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Biography of Edward Low

Cruelest of the English Pirates

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Biography of Edward Low

Edward Low

Artist: J. Nichols, Year Unknown

Cruel Pirate Low

Low developed a reputation for cruelty and ruthlessness. On one occasion, as he prepared to burn a ship he had recently captured and no longer needed, he ordered the ship's cook tied to the mast to perish in the fire: the reason was that the man was "a greasy fellow" who would sizzle: this proved amusing to Low and his men. On another occasion they caught a galley with some Portuguese aboard: two friars were hung from the Fore-Yard and jerked up and down until they died: another Portuguese passenger, who had made the mistake of looking "sorrowful" at the fate of his friends, was cut to pieces by one of Low's men.

On another occasion, upon learning that the captain of a ship he had attacked had thrown a sack of gold out the porthole rather than let the pirates have it, he ordered the captain's lips to be cut off, cooked and then fed back to him. Not content, he massacred the captain and crew: 32 men in all. Once, when capturing a Spanish pirate with English prisoners in his hold, Low ordered the Englishmen freed and then proceeded to have his men massacre all 70 Spaniards on board.

The End of Captain Low

In June of 1723, Low was sailing in his flagship Fancy and was accompanied by the Ranger, under the command of Charles Harris, a loyal lieutenant. After successfully seizing and plundering several ships off of the Carolinas, they ran into the 20-gun Greyhound, a Royal Navy Man o' War on the lookout for pirates. Low and Harris engaged the Greyhound, which proved to be far tougher than they had expected. The greyhound pinned down the Ranger and shot down its mast, effectively crippling it. Low decided to run, leaving Harris and the other pirates to their fate. All of the hands on board the Ranger were captured and brought to trial in Newport, Rhode Island. 25 (including Harris) were found guilty and hung, two more were found not guilty and sent to prison, and eight more were found not guilty on the grounds that they had been forced into piracy.

Low's reputation for being fearless and invincible took a huge hit when it became known that he had abandoned his fellow pirates, especially in a fight he could have won. Captain Charles Johnson said it best in his 1724 A General History of the Pyrates:

"The Conduct of Low was surprising in this Adventure, because his reputed Courage and Boldness had, hitherto, so possess'd the Minds of all People, that he became a Terror, even to his own Men, but his Behaviour throughout this whole Action, shewed him to be a base cowardly Villain; for had Low's sloop fought half so briskly as Harris's had done, (as they were under a solemn Oath to do ) the Man of War, in my Opinion, could never have hurted them."

Low was still active when Johnson's history came out, so he did not know his fate. According to the National Maritime Museum in London, Low was never captured and spent the rest of his life in Brazil. Another version of his fate suggests that his crew tired of his cruelty (he supposedly shot a sleeping man he had fought with, causing the crew to despise him as a coward). Set adrift in a small ship, he was found by the French and brought to Martinique for trial and hanged. This seems the most likely explanation of his outcome, although there is little in the way of documentation to prove it. In any event, by 1725 he was no longer active in piracy.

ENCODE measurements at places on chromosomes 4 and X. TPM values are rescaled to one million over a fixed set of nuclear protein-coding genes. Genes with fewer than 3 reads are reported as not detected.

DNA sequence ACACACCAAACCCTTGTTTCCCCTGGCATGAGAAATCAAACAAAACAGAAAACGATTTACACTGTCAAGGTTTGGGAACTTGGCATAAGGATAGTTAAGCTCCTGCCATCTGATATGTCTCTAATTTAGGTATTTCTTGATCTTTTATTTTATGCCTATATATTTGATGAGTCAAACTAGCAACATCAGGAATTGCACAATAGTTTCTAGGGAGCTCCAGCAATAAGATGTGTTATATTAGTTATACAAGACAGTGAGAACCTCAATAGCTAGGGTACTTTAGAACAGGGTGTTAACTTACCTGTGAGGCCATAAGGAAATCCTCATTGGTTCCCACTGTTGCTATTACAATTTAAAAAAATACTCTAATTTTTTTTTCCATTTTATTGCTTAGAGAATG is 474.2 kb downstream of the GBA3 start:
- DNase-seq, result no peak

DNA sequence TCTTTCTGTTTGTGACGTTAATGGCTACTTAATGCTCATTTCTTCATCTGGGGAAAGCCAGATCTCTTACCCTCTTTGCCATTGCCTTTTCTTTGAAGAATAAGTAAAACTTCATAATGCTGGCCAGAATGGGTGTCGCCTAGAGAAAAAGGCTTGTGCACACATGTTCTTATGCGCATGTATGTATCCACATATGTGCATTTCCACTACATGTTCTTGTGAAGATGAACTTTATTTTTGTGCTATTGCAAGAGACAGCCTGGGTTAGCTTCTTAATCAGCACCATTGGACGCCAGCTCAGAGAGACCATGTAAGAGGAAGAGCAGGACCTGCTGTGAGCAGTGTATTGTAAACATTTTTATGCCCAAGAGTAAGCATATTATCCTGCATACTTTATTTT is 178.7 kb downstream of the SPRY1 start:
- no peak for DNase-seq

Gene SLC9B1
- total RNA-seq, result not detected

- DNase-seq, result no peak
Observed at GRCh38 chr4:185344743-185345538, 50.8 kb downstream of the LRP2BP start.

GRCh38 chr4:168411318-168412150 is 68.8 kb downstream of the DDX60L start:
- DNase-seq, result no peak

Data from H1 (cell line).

Legacy of Edward Low

Edward Low was the real deal - a ruthless, cruel, clever pirate who terrorized transatlantic shipping for about two years as the so-called "Golden Age of Piracy" wound down. He brought commerce to a halt, and had naval vessels searching the Caribbean for him. He became, in a sense, the "poster boy" for the need to control piracy. Before Low, many pirates were either cruel or successful, but Low represented a sadist with a well-armed and organized fleet. He was hugely successful in pirate terms, plundering well over a hundred ships in his career: only "Black Bart" Roberts was more successful in the same area and time. Low was also a good teacher: his lieutenant Francis Spriggs had a successful pirate career after absconding with one of Low's ships in 1723.

Oddly, Low seems to have been forgotten today. Piracy is popular now (or at least the romanticized Disney version of it) but lesser pirates such as Calico Jack Rackham or Stede Bonnet have much greater notoriety. That's not to say that he is completely absent from popular culture: his name appears in pirate computer games and part of the Pirates of the Caribbean ride at Disney is named for him. The Cayman Islands put him on a postage stamp in 1975.

Sources:

Defoe, Daniel. A General History of the Pyrates. Editoed by Manuel Schonhorn. Mineola: Dover Publications, 1972/1999.

Konstam, Angus. The World Atlas of Pirates. Guilford: the Lyons Press, 2009

Rediker, Marcus. Villains of All Nations: Atlantic Pirates in the Golden Age. Boston: Beacon Press, 2004.

Woodard, Colin. The Republic of Pirates: Being the True and Surprising Story of the Caribbean Pirates and the Man Who Brought Them Down. Mariner Books, 2008.

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